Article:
Faces on Placards
The faces on placards were unretouched. Simple, honest photos, many of them photos of peasants or laborers. Other placards showed off their more successful relatives in officers’ uniforms bedecked with medals. The whole gamut of service ranks was on display.
One curious but inescapable fact: the marchers were only white folks. Though there is a substantial population of Central Asians or Caucasus nationalities in St. Petersburg, both legal and illegal, and though many of them surely had fathers and grandfathers in the War, they did not show up. Perhaps they were uncertain about the welcome that might await them. If so, they were excessively cautious.
The starting point of the march was the Alexander Nevsky Square overlooking the Neva River and just next to the city’s most famous cemetery, where many of its great literary and artistic lions are buried. From there we proceeded two kilometers down what is called the Old Nevsky Prospekt, today a luxury shopping district for fashion clothing, until we reached the intermediate open space next to the Moscow Railway Station known as Uprising Square.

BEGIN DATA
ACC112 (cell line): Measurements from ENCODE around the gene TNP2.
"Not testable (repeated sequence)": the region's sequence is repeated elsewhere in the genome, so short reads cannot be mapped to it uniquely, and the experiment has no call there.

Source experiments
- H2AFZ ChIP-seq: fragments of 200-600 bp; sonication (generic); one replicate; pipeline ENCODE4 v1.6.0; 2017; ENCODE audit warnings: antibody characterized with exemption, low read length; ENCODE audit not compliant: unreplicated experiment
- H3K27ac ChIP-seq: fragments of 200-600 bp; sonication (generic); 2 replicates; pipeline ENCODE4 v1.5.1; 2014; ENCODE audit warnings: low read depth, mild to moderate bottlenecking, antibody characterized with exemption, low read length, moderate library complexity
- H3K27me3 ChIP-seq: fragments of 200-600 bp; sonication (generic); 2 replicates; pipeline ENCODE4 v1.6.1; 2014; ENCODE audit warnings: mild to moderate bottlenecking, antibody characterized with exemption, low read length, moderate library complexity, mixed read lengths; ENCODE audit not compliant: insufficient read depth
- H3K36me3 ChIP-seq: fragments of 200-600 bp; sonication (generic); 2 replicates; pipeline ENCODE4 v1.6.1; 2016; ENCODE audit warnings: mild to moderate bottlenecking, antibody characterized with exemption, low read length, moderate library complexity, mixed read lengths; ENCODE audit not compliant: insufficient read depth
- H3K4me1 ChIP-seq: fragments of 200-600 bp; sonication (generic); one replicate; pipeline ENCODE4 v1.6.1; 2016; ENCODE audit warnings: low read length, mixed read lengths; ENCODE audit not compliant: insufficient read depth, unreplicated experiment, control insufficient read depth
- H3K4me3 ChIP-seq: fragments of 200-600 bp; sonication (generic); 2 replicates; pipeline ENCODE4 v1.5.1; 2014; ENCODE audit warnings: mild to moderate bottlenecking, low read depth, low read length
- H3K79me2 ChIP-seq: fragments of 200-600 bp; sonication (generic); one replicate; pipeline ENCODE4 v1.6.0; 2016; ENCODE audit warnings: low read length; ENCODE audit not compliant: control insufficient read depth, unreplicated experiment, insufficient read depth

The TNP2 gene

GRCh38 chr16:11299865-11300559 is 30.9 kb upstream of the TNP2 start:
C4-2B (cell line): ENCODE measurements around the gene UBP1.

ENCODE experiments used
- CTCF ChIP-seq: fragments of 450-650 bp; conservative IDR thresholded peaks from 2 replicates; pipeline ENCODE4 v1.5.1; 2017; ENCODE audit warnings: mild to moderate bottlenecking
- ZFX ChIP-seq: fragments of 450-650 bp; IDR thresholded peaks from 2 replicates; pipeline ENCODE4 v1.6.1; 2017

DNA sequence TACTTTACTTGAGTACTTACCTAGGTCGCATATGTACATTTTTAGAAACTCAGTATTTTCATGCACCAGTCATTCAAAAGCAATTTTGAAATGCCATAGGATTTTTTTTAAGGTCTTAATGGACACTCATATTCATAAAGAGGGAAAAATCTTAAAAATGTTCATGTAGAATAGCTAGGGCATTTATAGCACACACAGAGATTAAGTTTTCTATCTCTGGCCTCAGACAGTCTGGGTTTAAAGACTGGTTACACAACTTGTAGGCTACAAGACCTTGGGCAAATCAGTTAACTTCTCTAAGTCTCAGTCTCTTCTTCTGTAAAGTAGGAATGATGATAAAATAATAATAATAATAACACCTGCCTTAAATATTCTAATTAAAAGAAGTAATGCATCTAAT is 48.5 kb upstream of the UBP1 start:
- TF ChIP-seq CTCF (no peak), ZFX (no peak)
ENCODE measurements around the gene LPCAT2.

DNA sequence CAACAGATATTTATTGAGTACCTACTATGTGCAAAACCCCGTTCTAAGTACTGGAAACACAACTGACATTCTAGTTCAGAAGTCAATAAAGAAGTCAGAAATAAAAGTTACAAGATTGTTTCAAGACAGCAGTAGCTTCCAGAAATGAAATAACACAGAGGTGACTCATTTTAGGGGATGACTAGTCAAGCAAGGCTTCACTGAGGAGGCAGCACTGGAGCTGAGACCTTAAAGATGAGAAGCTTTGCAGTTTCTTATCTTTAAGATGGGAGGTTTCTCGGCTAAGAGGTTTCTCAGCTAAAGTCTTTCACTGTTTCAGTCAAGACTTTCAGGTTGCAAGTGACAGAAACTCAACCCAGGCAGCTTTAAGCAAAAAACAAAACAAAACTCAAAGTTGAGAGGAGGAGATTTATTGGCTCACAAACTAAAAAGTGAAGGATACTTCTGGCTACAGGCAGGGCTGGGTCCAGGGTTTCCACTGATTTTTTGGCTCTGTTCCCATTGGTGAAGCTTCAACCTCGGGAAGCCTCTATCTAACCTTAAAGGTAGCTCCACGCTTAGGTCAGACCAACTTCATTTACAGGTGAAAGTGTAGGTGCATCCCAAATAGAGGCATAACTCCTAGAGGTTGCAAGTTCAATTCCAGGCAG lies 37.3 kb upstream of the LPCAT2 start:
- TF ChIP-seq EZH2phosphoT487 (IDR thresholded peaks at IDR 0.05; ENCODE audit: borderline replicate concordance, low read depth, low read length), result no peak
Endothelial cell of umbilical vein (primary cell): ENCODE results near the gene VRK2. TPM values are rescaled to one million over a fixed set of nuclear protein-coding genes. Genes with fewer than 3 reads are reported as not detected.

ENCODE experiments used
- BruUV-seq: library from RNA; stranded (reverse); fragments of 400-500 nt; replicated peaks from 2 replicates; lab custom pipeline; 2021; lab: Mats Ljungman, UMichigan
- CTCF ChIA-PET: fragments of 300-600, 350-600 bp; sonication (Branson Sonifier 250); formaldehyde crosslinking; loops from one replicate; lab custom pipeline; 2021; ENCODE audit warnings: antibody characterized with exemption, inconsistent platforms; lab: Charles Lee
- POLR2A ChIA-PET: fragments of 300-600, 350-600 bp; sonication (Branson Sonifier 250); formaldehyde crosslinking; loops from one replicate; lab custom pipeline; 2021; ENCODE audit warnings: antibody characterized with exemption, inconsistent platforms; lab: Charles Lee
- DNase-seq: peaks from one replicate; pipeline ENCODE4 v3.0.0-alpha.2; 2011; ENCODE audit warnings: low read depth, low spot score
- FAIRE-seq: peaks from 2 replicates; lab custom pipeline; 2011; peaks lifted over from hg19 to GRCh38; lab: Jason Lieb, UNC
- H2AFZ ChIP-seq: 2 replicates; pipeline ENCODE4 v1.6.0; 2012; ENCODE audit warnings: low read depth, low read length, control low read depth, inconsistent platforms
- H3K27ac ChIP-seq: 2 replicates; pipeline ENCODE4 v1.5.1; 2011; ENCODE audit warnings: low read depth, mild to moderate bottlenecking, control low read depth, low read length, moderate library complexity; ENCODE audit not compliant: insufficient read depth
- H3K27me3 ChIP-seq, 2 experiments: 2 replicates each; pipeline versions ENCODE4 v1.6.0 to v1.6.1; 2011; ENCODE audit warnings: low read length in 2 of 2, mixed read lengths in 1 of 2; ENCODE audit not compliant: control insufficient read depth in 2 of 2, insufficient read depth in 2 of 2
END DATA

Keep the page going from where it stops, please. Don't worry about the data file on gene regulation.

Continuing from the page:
Then we thinned out a bit as we proceeded down Nevsky Prospekt proper, which is a still wider boulevard that runs a further 2.5 kilometers to meet the Neva at another point is its winding course around the city, at Palace Square. Here, in a large public space framed by the Hermitage Museum and its annexes, there would be entertainment from bandstands in the evening and the closing fireworks display close to midnight.
Along the route, there were several stands for musicians singing WWII and Victory songs to amplified music. Our march was at a slow gait with paused every minute or two to tighten ranks. The spirit of the crowd was enlivened by shouts of “Ura” that traveled in successive waves from front to rear. Here and there, some marchers spontaneously broke into song, Katyusha being the most popular number.